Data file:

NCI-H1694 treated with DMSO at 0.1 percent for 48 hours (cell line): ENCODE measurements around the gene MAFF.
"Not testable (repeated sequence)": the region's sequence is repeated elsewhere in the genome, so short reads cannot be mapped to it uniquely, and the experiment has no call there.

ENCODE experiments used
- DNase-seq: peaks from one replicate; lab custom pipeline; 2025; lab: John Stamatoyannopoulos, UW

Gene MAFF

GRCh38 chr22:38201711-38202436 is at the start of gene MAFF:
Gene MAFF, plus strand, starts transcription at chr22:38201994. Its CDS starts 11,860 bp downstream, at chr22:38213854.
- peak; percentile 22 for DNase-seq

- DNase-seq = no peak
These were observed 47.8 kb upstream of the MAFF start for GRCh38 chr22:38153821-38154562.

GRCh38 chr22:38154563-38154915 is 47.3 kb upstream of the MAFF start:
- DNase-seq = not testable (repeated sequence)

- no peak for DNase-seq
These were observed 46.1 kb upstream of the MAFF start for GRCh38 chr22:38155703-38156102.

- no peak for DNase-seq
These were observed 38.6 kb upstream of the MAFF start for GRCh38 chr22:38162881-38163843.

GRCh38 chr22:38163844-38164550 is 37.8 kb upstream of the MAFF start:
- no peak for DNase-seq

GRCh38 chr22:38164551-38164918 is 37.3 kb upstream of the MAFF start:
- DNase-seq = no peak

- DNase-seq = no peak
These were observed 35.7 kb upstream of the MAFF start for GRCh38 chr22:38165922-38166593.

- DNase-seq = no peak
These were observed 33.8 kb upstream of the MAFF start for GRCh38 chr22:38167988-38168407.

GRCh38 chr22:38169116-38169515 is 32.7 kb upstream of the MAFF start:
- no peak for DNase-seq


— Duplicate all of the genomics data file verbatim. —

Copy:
NCI-H1694 treated with DMSO at 0.1 percent for 48 hours (cell line): ENCODE measurements around the gene MAFF.
"Not testable (repeated sequence)": the region's sequence is repeated elsewhere in the genome, so short reads cannot be mapped to it uniquely, and the experiment has no call there.

ENCODE experiments used
- DNase-seq: peaks from one replicate; lab custom pipeline; 2025; lab: John Stamatoyannopoulos, UW

Gene MAFF

GRCh38 chr22:38201711-38202436 is at the start of gene MAFF:
Gene MAFF, plus strand, starts transcription at chr22:38201994. Its CDS starts 11,860 bp downstream, at chr22:38213854.
- peak; percentile 22 for DNase-seq

- DNase-seq = no peak
These were observed 47.8 kb upstream of the MAFF start for GRCh38 chr22:38153821-38154562.

GRCh38 chr22:38154563-38154915 is 47.3 kb upstream of the MAFF start:
- DNase-seq = not testable (repeated sequence)

- no peak for DNase-seq
These were observed 46.1 kb upstream of the MAFF start for GRCh38 chr22:38155703-38156102.

- no peak for DNase-seq
These were observed 38.6 kb upstream of the MAFF start for GRCh38 chr22:38162881-38163843.

GRCh38 chr22:38163844-38164550 is 37.8 kb upstream of the MAFF start:
- no peak for DNase-seq

GRCh38 chr22:38164551-38164918 is 37.3 kb upstream of the MAFF start:
- DNase-seq = no peak

- DNase-seq = no peak
These were observed 35.7 kb upstream of the MAFF start for GRCh38 chr22:38165922-38166593.

- DNase-seq = no peak
These were observed 33.8 kb upstream of the MAFF start for GRCh38 chr22:38167988-38168407.

GRCh38 chr22:38169116-38169515 is 32.7 kb upstream of the MAFF start:
- no peak for DNase-seq